"Nothing was ever the same again," says Mike. "You never get back to the way things were after something like that. It took my parents years to find their 'new normal'.

"Anam Cara didn't exist at the time. There was no support network. Somebody suggested my father take up exercise to work through his grief.

"Now, I understand more than most the benefit of exercise in everyday life - among other things, it releases dopamine that can make you feel good - but I'm sorry, exercise was not going to make my father feel okay.

"I'm passionate about the work of Anam Cara, because they organise open nights and have online forums and a helpline and provide lots of outlets for men to engage and receive the support they need.

"I'd like to say to any man out there who has lost a child or a sibling, don't bottle it up. You're not alone.

"It can be a very powerful thing to listen to other people and share your own story. That's why I'm doing this, talking about my brother and how it affected our family. Suicide was and still is a bit of a subject you skirt around. It's described in euphemisms, like he 'died suddenly'.

"That cloak adds another layer of difficulty that loved ones left behind have to deal with. People don't know what to say to you. And there's the shocking waste of potential when a young life is cut short like that. All you're left with is a sense of what could have been."

With just 18 months between them, Mike and Andrew were as close as two brothers could be. Both were sporty and shared a love of life and a sense of fun together.

"He was mischievous and used to pull the wool over my eyes," he says. "We fought like cats and dogs, but if anyone messed with us, they'd be facing both of us. Losing him was very painful. I thought about it every day for years and, yes, time is a healer, but the experience leaves a scar. However, it becomes a little less painful as the years go on.

"He's buried in the family plot in Cork and I go visit him from time to time. I gave my son, Kevin, his middle name, James, as a way to remember and honour him. I like to remember the good times. For me that's very healing."

If losing his brother was the worst experience possible, becoming a father is one of the best things that's ever happened to Mike. He describes it as "to have your heart go walking around outside your body," quoting Elizabeth Stone, author of A Boy I Once Knew.

"Now that I have two wonderful kids, the thought of losing either of them would be my worst nightmare," he says.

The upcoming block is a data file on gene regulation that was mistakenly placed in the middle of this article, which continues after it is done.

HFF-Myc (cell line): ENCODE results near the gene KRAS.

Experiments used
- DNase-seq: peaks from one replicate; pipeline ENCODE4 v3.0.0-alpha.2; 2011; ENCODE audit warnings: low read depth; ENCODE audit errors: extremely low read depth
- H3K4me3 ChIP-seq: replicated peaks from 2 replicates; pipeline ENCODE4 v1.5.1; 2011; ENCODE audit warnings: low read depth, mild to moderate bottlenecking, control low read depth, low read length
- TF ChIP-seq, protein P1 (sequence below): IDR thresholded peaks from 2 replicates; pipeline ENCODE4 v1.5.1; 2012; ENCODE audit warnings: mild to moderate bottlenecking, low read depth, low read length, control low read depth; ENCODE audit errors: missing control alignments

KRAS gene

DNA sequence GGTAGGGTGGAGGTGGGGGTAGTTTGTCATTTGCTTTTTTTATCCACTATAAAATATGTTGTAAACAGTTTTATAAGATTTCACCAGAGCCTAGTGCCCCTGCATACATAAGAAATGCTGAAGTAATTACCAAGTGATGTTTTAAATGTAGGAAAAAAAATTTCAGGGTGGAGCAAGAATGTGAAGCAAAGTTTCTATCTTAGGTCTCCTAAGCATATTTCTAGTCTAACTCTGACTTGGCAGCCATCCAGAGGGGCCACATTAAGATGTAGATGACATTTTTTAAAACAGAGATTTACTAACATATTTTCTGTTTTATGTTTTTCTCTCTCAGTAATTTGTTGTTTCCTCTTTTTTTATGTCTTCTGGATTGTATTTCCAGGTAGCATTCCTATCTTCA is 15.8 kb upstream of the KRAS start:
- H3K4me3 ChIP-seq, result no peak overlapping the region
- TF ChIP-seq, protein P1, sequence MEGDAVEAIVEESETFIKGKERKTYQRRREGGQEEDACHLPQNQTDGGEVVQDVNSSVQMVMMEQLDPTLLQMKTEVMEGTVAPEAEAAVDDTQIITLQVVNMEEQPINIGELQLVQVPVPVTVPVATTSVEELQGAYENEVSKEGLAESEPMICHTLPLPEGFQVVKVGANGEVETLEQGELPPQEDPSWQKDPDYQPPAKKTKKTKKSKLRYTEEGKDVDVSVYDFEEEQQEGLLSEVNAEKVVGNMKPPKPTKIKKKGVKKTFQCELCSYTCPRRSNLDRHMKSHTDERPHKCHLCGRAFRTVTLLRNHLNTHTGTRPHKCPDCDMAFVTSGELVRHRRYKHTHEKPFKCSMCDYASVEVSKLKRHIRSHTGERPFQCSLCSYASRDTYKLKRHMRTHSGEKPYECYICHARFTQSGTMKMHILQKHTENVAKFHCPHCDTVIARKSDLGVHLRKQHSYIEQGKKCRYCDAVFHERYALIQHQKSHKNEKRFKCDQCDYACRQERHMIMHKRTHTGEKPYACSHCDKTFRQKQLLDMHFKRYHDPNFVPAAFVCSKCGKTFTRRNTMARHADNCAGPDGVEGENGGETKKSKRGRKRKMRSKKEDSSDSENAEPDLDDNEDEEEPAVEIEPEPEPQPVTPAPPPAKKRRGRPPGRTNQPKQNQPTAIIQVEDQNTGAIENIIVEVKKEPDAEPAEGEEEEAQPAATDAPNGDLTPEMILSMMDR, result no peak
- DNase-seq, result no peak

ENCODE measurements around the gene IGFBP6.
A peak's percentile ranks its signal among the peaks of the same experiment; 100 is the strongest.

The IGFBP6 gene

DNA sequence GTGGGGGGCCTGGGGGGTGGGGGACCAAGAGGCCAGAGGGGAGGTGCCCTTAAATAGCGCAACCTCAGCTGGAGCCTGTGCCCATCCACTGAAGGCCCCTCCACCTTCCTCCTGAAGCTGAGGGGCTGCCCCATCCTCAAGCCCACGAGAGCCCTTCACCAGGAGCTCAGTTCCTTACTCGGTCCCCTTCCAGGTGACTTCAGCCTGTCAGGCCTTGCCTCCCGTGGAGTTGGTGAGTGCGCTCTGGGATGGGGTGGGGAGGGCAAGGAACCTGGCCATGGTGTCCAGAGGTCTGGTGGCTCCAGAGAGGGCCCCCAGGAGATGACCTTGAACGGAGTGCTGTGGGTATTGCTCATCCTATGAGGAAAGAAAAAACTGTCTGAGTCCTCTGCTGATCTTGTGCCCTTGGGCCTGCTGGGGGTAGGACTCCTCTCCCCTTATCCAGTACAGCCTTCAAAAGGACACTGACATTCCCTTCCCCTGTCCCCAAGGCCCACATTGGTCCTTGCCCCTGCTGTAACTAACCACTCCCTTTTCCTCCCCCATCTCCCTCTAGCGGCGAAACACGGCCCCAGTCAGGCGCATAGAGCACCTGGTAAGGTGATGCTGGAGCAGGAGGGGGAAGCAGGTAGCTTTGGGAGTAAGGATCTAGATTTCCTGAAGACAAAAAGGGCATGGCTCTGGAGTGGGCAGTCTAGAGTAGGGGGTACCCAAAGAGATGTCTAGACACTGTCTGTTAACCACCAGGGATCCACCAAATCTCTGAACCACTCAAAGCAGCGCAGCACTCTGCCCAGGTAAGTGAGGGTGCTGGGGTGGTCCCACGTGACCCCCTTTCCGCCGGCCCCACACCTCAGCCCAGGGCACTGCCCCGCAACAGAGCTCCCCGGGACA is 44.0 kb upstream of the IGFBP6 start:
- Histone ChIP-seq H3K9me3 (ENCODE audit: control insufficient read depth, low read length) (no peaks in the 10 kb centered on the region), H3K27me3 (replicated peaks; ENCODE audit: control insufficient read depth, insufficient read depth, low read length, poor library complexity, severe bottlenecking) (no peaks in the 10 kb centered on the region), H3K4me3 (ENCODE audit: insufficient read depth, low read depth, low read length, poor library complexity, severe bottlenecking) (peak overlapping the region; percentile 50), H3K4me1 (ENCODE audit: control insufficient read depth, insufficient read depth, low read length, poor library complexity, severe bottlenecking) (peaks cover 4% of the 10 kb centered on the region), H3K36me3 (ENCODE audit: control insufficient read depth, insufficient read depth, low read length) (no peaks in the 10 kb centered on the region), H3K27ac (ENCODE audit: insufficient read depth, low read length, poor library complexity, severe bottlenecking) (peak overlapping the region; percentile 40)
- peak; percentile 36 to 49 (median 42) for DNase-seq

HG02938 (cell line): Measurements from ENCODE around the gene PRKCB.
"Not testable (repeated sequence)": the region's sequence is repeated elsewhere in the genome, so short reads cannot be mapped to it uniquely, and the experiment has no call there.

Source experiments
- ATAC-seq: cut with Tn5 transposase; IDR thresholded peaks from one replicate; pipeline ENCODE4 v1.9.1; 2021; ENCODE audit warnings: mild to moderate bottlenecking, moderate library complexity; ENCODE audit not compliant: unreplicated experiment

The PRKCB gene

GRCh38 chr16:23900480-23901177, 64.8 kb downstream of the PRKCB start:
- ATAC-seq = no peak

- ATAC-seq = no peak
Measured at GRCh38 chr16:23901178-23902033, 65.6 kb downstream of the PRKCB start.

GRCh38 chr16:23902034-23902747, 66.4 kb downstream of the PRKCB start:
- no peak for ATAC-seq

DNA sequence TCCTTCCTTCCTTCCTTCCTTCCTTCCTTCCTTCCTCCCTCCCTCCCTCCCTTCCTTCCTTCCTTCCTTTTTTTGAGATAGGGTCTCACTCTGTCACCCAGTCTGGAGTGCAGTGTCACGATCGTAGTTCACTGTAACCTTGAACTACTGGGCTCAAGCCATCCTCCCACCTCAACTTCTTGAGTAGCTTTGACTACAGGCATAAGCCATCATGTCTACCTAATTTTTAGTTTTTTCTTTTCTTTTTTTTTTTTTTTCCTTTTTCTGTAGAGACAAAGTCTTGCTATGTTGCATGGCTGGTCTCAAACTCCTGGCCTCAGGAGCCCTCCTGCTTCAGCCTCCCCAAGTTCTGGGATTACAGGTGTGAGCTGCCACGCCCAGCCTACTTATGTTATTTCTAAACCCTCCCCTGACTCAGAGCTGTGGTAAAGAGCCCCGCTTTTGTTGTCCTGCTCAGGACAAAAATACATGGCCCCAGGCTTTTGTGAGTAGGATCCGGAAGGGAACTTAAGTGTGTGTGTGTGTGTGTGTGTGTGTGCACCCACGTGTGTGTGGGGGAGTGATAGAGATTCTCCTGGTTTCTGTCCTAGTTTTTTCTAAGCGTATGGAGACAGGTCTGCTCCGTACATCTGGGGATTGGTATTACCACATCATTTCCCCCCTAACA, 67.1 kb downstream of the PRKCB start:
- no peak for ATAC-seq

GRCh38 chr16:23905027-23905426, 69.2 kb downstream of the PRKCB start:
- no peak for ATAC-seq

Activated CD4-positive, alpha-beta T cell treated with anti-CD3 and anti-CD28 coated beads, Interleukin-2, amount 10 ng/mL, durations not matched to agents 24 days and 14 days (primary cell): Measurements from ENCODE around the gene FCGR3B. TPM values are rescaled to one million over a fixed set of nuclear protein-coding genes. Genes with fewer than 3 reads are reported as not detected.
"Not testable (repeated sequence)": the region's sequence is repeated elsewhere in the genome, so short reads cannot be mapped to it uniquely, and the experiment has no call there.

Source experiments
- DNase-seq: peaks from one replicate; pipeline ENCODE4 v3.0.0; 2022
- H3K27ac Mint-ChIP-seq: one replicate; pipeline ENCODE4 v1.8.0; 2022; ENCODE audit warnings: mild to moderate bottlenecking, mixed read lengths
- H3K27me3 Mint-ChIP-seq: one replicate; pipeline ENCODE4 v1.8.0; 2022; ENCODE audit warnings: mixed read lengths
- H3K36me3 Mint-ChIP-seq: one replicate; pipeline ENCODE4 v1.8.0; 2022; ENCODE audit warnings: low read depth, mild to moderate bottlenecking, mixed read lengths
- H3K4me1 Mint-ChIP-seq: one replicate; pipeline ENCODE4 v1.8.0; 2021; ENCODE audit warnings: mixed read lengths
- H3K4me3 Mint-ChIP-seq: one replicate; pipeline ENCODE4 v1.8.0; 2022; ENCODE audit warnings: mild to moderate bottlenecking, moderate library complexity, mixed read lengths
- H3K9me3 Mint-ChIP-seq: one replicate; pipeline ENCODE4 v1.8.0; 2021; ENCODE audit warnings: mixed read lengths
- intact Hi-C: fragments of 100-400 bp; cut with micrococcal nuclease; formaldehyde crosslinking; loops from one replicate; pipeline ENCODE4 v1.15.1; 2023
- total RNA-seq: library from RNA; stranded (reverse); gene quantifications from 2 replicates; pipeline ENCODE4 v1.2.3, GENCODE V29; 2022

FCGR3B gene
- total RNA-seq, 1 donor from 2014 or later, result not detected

"The #daddyandme campaign is wonderful. All you have to do is take a picture, donate €4 by texting SUPPORT to 50300 and tag three friends in. If it grows nearly as successful as the ice bucket challenge, Anam Cara will need a new bank account!

"But seriously, if it reaches a fraction of that success, it will make an incredible difference to bereaved families across the country."

Sharing the burden: how you can help

In the run-up to Father's Day on June 21, Anam Cara's #daddyandme campaign aims to raise awareness of the difficulties facing bereaved dads, and raise much-needed funds to provide support services throughout the country for all bereaved parents. This is how you can get involved:

1. Share a picture of you and your Dad on Facebook, Twitter or Instagram and include the hashtag #daddyandme. The photo could be a recently taken selfie or one from the archives

2. Tag and nominate three friends or companies to do the same

3. Donate and include the following text information in your post or tweet - 'Text SUPPORT to 50300 to donate €4 to Anam Cara'

According to Sharon Vard, CEO of Anam Cara, mothers and fathers grieve in different ways. At the family events the organisation runs from time to time, she says women talk to each other, while men find solidarity in 'doing stuff' like playing football with the kids.

"Fathers grieve shoulder-to-shoulder, while mothers do it face-to-face," she says.

It's how she and her husband reacted when their youngest daughter Rachel died from a brain tumour in 2004, at the age of five.

"I got together with other bereaved parents and we were each others' lifeline. It was predominantly women then, but since we set up Anam Cara in 2008, we find that if you can get a man to go to a group, and he hears other men sharing their feelings, it gives him a chance to open up too.

"It's only when I listened to other dads that I understood what my husband had gone through.

"We offer support not only for parents of small children. When the child is older, it's a different bond. Parents are broken, and for bereaved siblings, they don't just lose a brother or sister, they lose their parents as they knew them."

To coincide with the #daddyandme campaign, Anam Cara is launching a new information video entitled A Dad's Grief, which gives recently bereaved fathers the opportunity to hear how others have learned to cope with the pain of losing their child. For further information visit Anam Cara's website at anamcara.ie.